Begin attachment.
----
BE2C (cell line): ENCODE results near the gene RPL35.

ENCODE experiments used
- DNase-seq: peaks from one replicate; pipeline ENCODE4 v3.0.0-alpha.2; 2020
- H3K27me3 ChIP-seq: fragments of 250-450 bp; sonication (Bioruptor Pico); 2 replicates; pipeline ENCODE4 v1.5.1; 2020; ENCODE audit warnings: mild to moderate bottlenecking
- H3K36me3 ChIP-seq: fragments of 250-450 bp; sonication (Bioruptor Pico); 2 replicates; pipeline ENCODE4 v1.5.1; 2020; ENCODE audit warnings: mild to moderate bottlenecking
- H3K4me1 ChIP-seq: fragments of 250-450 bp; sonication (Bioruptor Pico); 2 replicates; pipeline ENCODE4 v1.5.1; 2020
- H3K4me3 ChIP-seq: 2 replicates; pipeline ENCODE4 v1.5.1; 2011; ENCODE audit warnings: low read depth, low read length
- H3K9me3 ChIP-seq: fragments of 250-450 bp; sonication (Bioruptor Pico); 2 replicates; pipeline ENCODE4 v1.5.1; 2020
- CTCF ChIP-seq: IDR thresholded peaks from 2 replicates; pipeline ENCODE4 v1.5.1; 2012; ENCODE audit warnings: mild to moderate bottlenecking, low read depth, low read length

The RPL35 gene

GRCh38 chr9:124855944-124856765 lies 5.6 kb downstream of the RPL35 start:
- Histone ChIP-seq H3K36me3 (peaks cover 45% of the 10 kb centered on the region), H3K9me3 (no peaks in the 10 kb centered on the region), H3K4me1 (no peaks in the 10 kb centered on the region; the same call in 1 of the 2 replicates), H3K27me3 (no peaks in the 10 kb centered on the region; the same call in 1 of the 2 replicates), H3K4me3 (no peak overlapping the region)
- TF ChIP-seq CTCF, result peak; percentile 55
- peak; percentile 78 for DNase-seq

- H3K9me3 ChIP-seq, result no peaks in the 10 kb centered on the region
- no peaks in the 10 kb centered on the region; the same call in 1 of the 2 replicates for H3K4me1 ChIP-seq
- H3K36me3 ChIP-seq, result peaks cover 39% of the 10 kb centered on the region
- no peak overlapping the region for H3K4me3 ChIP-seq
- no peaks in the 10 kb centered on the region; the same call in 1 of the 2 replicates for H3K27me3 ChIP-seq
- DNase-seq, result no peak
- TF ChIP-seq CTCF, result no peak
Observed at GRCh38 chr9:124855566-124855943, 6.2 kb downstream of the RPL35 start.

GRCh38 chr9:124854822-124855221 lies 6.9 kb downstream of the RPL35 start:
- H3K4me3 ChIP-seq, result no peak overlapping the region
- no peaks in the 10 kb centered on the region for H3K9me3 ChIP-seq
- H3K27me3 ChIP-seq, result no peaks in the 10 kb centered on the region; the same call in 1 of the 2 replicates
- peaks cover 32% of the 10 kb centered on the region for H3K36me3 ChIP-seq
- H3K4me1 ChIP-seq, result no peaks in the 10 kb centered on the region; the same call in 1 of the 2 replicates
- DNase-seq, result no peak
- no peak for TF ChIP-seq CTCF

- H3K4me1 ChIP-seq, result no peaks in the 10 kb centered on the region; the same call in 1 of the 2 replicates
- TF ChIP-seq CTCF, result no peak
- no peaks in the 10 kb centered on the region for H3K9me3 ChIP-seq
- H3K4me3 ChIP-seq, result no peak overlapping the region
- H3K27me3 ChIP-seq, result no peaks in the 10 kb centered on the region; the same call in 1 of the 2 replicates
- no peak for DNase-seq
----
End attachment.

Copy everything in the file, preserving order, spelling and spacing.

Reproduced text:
BE2C (cell line): ENCODE results near the gene RPL35.

ENCODE experiments used
- DNase-seq: peaks from one replicate; pipeline ENCODE4 v3.0.0-alpha.2; 2020
- H3K27me3 ChIP-seq: fragments of 250-450 bp; sonication (Bioruptor Pico); 2 replicates; pipeline ENCODE4 v1.5.1; 2020; ENCODE audit warnings: mild to moderate bottlenecking
- H3K36me3 ChIP-seq: fragments of 250-450 bp; sonication (Bioruptor Pico); 2 replicates; pipeline ENCODE4 v1.5.1; 2020; ENCODE audit warnings: mild to moderate bottlenecking
- H3K4me1 ChIP-seq: fragments of 250-450 bp; sonication (Bioruptor Pico); 2 replicates; pipeline ENCODE4 v1.5.1; 2020
- H3K4me3 ChIP-seq: 2 replicates; pipeline ENCODE4 v1.5.1; 2011; ENCODE audit warnings: low read depth, low read length
- H3K9me3 ChIP-seq: fragments of 250-450 bp; sonication (Bioruptor Pico); 2 replicates; pipeline ENCODE4 v1.5.1; 2020
- CTCF ChIP-seq: IDR thresholded peaks from 2 replicates; pipeline ENCODE4 v1.5.1; 2012; ENCODE audit warnings: mild to moderate bottlenecking, low read depth, low read length

The RPL35 gene

GRCh38 chr9:124855944-124856765 lies 5.6 kb downstream of the RPL35 start:
- Histone ChIP-seq H3K36me3 (peaks cover 45% of the 10 kb centered on the region), H3K9me3 (no peaks in the 10 kb centered on the region), H3K4me1 (no peaks in the 10 kb centered on the region; the same call in 1 of the 2 replicates), H3K27me3 (no peaks in the 10 kb centered on the region; the same call in 1 of the 2 replicates), H3K4me3 (no peak overlapping the region)
- TF ChIP-seq CTCF, result peak; percentile 55
- peak; percentile 78 for DNase-seq

- H3K9me3 ChIP-seq, result no peaks in the 10 kb centered on the region
- no peaks in the 10 kb centered on the region; the same call in 1 of the 2 replicates for H3K4me1 ChIP-seq
- H3K36me3 ChIP-seq, result peaks cover 39% of the 10 kb centered on the region
- no peak overlapping the region for H3K4me3 ChIP-seq
- no peaks in the 10 kb centered on the region; the same call in 1 of the 2 replicates for H3K27me3 ChIP-seq
- DNase-seq, result no peak
- TF ChIP-seq CTCF, result no peak
Observed at GRCh38 chr9:124855566-124855943, 6.2 kb downstream of the RPL35 start.

GRCh38 chr9:124854822-124855221 lies 6.9 kb downstream of the RPL35 start:
- H3K4me3 ChIP-seq, result no peak overlapping the region
- no peaks in the 10 kb centered on the region for H3K9me3 ChIP-seq
- H3K27me3 ChIP-seq, result no peaks in the 10 kb centered on the region; the same call in 1 of the 2 replicates
- peaks cover 32% of the 10 kb centered on the region for H3K36me3 ChIP-seq
- H3K4me1 ChIP-seq, result no peaks in the 10 kb centered on the region; the same call in 1 of the 2 replicates
- DNase-seq, result no peak
- no peak for TF ChIP-seq CTCF

- H3K4me1 ChIP-seq, result no peaks in the 10 kb centered on the region; the same call in 1 of the 2 replicates
- TF ChIP-seq CTCF, result no peak
- no peaks in the 10 kb centered on the region for H3K9me3 ChIP-seq
- H3K4me3 ChIP-seq, result no peak overlapping the region
- H3K27me3 ChIP-seq, result no peaks in the 10 kb centered on the region; the same call in 1 of the 2 replicates
- no peak for DNase-seq